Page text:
A tyrant is a cruel and oppressive ruler. During the nesting season, our summer resident eastern kingbirds aggressively defend their nests. I was hit on the top of my head once as I got too close to its nest. Yes, its behavior caused me to back off and not disturb the bird even further. While we are unlikely to see an eastern kingbird at this time of the year, a western kingbird was spotted by John Nelson at the Farm Institute on Nov. 16. Jeff Bernier found it again the next day.

These kingbirds are not particularly aggressive at this time of the year since they are not nesting, and the kingbird was very close to Mr. Nelson. Their upright posture helps to identify them although that is the only similarity with an eastern kingbird. The western’s plumage is gray on top, greenish on its back, with bright yellow on its belly. It could easily be confused with a great-crested flycatcher.

Bird Sightings

Western Kingbird. — Lanny McDowell

Bald eagles are now observed fairly regularly on the Vineyard, especially in the winter. Alex Friedman often spots them on Oyster Pond, and his first immature bald eagle of the season showed up there on Nov. 11.

Holly Mercier had a male Baltimore oriole visiting her feeder for a few days, beginning on Nov. 17. Seeing the bright orange will brighten any day. We often have a few of them that linger into the winter, so keep your eyes out.

Another uncommon avian visitor is the vesper sparrow. Bob Shriber was the first to spot one at the Farm Institute on Nov. 14, mixed in with a flock of the more common savannah sparrows. Lanny McDowell found it the next day but that is only the beginning of his story. A Cooper’s hawk flew close by so the sparrow disappeared into the grasses, but before he got the clear views that he desired. It reappeared a few moments later (the hawk was long gone) allowing time to study and photograph the bird before five American pipits flew by and they all disappeared — a succession of events that will not soon be forgotten!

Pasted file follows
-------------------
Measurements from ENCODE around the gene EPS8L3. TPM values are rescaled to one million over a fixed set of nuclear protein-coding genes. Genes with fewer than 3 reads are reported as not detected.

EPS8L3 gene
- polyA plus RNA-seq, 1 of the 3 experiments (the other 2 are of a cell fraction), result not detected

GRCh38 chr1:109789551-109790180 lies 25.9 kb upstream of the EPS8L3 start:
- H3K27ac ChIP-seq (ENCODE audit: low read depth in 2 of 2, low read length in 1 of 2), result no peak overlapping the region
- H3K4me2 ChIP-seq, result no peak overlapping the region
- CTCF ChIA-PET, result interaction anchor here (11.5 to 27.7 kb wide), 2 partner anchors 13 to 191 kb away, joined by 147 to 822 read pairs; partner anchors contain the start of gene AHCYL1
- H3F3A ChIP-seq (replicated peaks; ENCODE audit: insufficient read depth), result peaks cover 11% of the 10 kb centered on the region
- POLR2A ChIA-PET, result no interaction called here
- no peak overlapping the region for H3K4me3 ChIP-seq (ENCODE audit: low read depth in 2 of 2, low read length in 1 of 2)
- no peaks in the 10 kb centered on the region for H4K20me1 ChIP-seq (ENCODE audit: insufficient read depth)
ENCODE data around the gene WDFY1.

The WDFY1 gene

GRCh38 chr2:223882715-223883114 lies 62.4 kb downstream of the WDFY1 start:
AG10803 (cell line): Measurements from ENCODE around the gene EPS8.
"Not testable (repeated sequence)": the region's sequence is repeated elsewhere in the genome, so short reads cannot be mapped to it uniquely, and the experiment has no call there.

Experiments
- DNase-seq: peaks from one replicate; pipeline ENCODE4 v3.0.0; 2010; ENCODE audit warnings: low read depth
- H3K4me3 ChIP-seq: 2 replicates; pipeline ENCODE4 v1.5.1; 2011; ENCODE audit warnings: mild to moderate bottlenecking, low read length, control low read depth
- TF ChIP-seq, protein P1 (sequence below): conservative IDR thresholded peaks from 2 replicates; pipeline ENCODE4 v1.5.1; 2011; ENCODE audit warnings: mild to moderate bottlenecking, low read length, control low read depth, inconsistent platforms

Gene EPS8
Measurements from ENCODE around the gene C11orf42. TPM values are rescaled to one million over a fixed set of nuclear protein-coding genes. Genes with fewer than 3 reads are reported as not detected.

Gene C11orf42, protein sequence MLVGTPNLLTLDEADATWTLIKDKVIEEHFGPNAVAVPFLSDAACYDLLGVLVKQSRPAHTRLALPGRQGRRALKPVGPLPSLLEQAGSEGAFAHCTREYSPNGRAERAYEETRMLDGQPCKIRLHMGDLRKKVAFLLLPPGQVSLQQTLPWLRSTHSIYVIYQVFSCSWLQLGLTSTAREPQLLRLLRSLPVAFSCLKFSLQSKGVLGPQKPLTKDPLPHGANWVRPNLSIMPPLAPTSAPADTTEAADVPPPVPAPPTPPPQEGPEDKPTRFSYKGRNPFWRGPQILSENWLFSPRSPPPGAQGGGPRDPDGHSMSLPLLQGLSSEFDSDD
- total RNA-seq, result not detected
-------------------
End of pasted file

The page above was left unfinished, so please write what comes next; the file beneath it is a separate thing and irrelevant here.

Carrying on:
Cookie Gazaille Perry also saw the vesper sparrow on Nov. 15.

Strutting for now. — Lanny McDowell

Jeff Bernier spotted a lingering flock of tree swallows at Katama on Nov. 16. This insect-eating machine can stay on the Island into January. Catherine Deese saw a flock of these swallows a week ago.

Lisa Maxfield reports her first hooded mergansers of the season at Brush Pond on Nov. 14. And I have seen small numbers of both bufflehead and red-breasted mergansers on several of our down-Island salt ponds.

Sheriff’s Meadow Sanctuary continues to host interesting birds. Jeff Bernier spotted an American coot there as well as some black-crowned night-herons on Nov. 12.

Mike Savoy heard a great horned owl calling by his house on Nov. 13.

An almost pure white leucistic downy woodpecker continues to be a regular visitor at Penny Vaughn’s feeder.

We keep track of two other winter residents of the Vineyard. On Nov. 17 I counted 110 brant in Ocean Park, along with 390 Canada geese. The geese covered about half of the park. And Sharon Simonin found a flock of at least 80 fish crows along Monroe Avenue in East Chop on Nov. 18.

Our winter residents are starting to arrive as southbound migrants become scarcer. Please report your sightings to birds@mvgazette.com.

More bird photos.

Robert Culbert teaches science at the Oak Bluffs School and is an ecological consultant with Nature Watch LLC living in Vineyard Haven.